The series was broadcast first-run by ABC, and NBC on their Saturday Morning schedule. The series was later syndicated to local television stations under the title Uncle Waldo's Cartoon Show, beginning in 1965.


Over the course of three seasons, 52 episodes were broadcast with two segments of Hoppity Hooper each. With two exceptions (as noted), each story line consisted of four episodes (or four shorts – making 27 stories told over 104 segments).

Season 1 (1964–1965)[edit]

Episodes Title
1 Ring a Ding Spring
2 Rock 'n' Roll Star
3 Diamond Mine
4 Costra Nostra
5 The Giant of Hoot 'n' Holler
6 Detective Agency
7 Olympic Star
8 Ghost
9 The Masked Martin
10 Jumping Frog Contest
11 The Traffic Zone
12 Wottabango Corn Elixir
13 Frog Prince of Monomania

Season 2 (1965–1966)[edit]

Episodes Title Parts
1 Colonel Clabber—Limburger Cheese Statue (4 parts)
2 The Giant Cork (4 parts)
3 Ferkle to Hawaii (4 parts)
4 Hallowe'en (4 parts)
5 Christmas (4 parts)
6 Horse Race Follies (4 parts)
7 Jack and the Beanstalk (4 parts)

Season 3 (1966–1967)[edit]

Episodes Title Parts
1 Granny's Gang (4 parts)
2 Golf Tournament (2 parts)
3 The Hopeless Diamond (2 parts)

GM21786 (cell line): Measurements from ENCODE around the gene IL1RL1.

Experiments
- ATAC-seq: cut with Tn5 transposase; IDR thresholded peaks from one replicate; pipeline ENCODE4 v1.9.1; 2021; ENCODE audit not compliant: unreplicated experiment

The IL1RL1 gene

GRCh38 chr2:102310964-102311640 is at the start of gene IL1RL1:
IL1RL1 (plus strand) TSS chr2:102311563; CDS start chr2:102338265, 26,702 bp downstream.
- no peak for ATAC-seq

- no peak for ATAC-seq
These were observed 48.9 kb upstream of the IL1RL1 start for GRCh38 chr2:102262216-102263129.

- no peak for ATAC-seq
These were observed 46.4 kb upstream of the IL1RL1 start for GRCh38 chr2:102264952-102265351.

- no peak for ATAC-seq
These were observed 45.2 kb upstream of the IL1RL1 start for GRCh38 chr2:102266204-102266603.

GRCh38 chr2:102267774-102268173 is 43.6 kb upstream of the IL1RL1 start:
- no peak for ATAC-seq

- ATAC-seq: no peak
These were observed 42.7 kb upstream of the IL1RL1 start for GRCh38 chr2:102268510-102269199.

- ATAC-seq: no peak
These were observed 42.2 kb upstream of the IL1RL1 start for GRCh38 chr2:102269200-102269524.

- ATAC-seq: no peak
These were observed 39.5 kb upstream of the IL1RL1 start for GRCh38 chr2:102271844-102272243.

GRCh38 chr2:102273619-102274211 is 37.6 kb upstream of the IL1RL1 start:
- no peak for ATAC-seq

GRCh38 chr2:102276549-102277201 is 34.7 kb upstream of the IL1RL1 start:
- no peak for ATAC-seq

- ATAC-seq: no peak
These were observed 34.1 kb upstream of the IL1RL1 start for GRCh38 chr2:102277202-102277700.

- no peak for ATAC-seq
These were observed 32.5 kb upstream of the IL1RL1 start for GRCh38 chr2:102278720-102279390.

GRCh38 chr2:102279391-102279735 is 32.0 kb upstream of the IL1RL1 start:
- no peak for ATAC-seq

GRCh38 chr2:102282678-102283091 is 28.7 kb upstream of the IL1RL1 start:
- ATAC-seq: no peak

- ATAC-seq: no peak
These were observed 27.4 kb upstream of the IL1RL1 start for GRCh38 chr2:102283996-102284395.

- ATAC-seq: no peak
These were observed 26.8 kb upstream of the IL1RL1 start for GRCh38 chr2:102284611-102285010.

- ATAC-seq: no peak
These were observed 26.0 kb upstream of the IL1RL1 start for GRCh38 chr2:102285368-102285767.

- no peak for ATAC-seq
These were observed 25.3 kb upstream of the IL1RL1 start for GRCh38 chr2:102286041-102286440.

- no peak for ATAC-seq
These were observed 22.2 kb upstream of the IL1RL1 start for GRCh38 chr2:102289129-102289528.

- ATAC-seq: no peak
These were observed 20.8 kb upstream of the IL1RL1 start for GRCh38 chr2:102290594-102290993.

4 The Dragon of Eubetchia (4 parts)
5 Rare Butterfly Hunt (4 parts)
6 Oil's Well at Oasis Gardens (4 parts)
7 Wonder Water (4 parts)


  • Producers: Jay Ward, Bill Scott
  • Directors: Pete Burness, Bill Hurtz, Lew Keller
  • Writers: Chris Jenkyns, Bill Scott
  • Film Editor: Skip Craig
  • Designers: Sam Clayberger, Roy Morita, and Shirley Silvey
  • Animation by Gamma Productions S.A. de C.V.
  • Production Director: Harvey Siegel
  • Assistant Director: Jaime Torres
  • Animation Supervisor: Sam S. Kai
  • Layout Supervisor: Joe Montell
  • Executive Producers: Peter Piech, Ponsonby Britt, O.B.E. (Pseudonym of Jay Ward and Bill Scott.)
  • A Jay Ward Production
  • In cooperation with Producers Associates of Television, inc.

Voice cast[edit]

  • Chris Allen (eps. 1–27) Hoppity Hooper, (eps. 2–8) Susan Swivelhips
  • Hans Conried (eps. 1–27) Uncle Waldo P. Wigglesworth
  • Alan Reed (Episodes 1 & 2 of "Ring-A-Ding Spring") and Bill Scott (Episodes 3 & 104 of "Ring-A-Ding Spring" and "Wonder Water") – Fillmore Bear
  • Paul Frees (eps. 1–25) and Bill Conrad (eps. 26–27) – Narrator

Home media[edit]

Hoppity Hooper was released in three separate volumes on VHS in the early 1990s. Volume One was released on DVD in the 2000s (the copyrights for each of these three releases were in question at the time of their respective releases).

In 2008, Mill Creek Entertainment released episodes 1–6 and episodes 8–11 as part of their "Giant 600 Cartoon Collection". They also re-released these episodes as part of the "Super 300 Cartoon Collection" in 2009. Also in 2008, Mill Creek released the first 6 episodes under their 200 Classic Cartoons: Collectors Edition label.


  1. ^ Erickson, Hal (1995). Television Cartoon Shows: An Illustrated Encyclopedia, 1949 through 1993. McFarland & Company, Inc. ISBN 0-7864-0029-3.

External links[edit]